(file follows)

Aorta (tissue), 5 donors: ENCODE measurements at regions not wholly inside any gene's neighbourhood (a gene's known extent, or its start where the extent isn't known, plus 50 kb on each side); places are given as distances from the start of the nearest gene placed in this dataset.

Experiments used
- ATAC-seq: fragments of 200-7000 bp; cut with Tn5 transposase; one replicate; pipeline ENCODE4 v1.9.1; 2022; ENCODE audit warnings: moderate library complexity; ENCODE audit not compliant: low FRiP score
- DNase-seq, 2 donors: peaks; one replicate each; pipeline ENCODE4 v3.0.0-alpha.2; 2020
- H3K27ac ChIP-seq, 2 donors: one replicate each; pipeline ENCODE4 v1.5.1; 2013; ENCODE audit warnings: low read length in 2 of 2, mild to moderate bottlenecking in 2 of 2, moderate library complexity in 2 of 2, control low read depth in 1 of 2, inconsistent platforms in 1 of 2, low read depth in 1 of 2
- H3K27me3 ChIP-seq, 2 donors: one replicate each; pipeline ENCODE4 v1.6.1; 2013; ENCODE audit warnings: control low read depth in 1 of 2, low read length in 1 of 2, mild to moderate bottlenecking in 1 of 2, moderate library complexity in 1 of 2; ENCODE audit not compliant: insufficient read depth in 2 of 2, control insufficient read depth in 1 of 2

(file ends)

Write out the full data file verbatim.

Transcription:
Aorta (tissue), 5 donors: ENCODE measurements at regions not wholly inside any gene's neighbourhood (a gene's known extent, or its start where the extent isn't known, plus 50 kb on each side); places are given as distances from the start of the nearest gene placed in this dataset.

Experiments used
- ATAC-seq: fragments of 200-7000 bp; cut with Tn5 transposase; one replicate; pipeline ENCODE4 v1.9.1; 2022; ENCODE audit warnings: moderate library complexity; ENCODE audit not compliant: low FRiP score
- DNase-seq, 2 donors: peaks; one replicate each; pipeline ENCODE4 v3.0.0-alpha.2; 2020
- H3K27ac ChIP-seq, 2 donors: one replicate each; pipeline ENCODE4 v1.5.1; 2013; ENCODE audit warnings: low read length in 2 of 2, mild to moderate bottlenecking in 2 of 2, moderate library complexity in 2 of 2, control low read depth in 1 of 2, inconsistent platforms in 1 of 2, low read depth in 1 of 2
- H3K27me3 ChIP-seq, 2 donors: one replicate each; pipeline ENCODE4 v1.6.1; 2013; ENCODE audit warnings: control low read depth in 1 of 2, low read length in 1 of 2, mild to moderate bottlenecking in 1 of 2, moderate library complexity in 1 of 2; ENCODE audit not compliant: insufficient read depth in 2 of 2, control insufficient read depth in 1 of 2